BJH: This is a little selfish and irresponsible for me to say, but I confess that I always just shoot the film I want to see. The standard for the audience is just me. I ask myself, how can we shoot this so it excites me even further? That’s always been my approach.
AVC: How has your working relationship with Song Kang-ho evolved over the years? Do you guys have a Klaus Kinski-Werner Herzog thing going on?
BJH: Well, we’ve never pointed a pistol at each other—
AVC: [Laughs.] Of course!
BJH: But I was actually very comfortable working with him on Parasite. It’s never as if, you know, we both have scripts in our hands and we have these serious discussions in three-hour-long meetings about the script. I just do my best to write the script, and I hand it off to him, and when he comes back, he already has his own ideas prepared.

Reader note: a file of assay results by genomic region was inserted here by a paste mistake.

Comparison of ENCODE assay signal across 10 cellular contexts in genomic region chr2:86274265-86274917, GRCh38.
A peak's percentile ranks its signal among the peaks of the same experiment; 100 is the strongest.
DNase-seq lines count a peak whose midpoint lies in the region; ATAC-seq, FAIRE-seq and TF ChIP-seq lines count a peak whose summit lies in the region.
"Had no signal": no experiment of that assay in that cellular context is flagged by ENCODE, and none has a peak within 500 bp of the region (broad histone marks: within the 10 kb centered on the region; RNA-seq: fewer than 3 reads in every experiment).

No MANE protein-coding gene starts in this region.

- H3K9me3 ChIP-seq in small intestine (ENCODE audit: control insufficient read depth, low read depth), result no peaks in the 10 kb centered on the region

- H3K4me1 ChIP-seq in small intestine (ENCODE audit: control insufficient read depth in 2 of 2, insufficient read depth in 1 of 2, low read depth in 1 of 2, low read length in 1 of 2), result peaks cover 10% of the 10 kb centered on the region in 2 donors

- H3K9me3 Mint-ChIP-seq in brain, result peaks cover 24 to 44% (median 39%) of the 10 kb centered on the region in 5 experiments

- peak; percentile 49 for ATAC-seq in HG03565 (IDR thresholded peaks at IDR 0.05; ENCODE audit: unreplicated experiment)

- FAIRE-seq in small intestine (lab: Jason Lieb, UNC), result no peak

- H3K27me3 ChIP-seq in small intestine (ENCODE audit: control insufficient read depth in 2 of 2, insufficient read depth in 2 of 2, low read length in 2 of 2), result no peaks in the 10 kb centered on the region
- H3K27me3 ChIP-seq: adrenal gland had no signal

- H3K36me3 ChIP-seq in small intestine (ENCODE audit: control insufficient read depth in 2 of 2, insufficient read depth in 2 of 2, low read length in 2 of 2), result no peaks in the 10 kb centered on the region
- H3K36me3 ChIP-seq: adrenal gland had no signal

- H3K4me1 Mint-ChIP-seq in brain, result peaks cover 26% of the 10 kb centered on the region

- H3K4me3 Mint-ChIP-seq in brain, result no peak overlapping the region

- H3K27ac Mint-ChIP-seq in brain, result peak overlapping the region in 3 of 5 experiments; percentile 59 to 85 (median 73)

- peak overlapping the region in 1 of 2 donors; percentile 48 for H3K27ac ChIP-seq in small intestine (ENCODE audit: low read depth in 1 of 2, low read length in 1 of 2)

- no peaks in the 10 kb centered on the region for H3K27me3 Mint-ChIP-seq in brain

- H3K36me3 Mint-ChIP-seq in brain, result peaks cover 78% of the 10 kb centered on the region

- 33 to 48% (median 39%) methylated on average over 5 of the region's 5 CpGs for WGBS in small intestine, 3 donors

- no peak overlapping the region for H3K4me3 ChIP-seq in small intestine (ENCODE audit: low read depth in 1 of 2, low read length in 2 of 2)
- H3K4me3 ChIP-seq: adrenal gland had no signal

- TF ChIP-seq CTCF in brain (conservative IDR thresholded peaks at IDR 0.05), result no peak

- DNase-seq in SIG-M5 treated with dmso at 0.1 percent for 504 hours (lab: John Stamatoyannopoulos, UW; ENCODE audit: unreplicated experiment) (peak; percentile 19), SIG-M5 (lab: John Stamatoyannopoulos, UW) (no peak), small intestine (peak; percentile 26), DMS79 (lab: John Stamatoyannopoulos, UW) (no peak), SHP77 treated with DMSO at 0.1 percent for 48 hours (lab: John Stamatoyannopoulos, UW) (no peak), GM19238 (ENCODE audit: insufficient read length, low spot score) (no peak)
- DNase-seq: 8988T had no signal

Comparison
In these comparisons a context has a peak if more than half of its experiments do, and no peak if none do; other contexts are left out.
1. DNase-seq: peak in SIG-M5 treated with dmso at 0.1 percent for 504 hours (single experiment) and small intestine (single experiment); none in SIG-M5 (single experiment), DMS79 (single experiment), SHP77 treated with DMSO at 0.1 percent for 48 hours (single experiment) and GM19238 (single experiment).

And this is totally different, but when Song and I went to Telluride, we had the opportunity to meet Herzog, and he actually saw the film at its North American premiere. He had such great things to say, and it was a great honor to be able to talk to him. When I was in college studying film, I remember just being incredibly—I admired him a lot, and his films like Aguirre: The Wrath Of God. I heard that a lot of amazing filmmakers attend this festival as well. I really wanted to meet Ari Aster, but I heard he left yesterday.
AVC: Who are your favorite directors of all time, and who are some younger directors you’re excited to see more from?
BJH: Among contemporary directors, I really admire the horror films of Japanese director Kiyoshi Kurosawa. In the generation above that, I have affection for De Palma. But I think that if you climb up that pyramid [Draws a triangle with his hands.] at the very top is Hitchcock.
AVC: I agree.
BJH: I’ve admired him since I was little, and I think I’m under his umbrella as well.
Parasite opens this weekend in limited release, with a nationwide expansion planned through October and early November.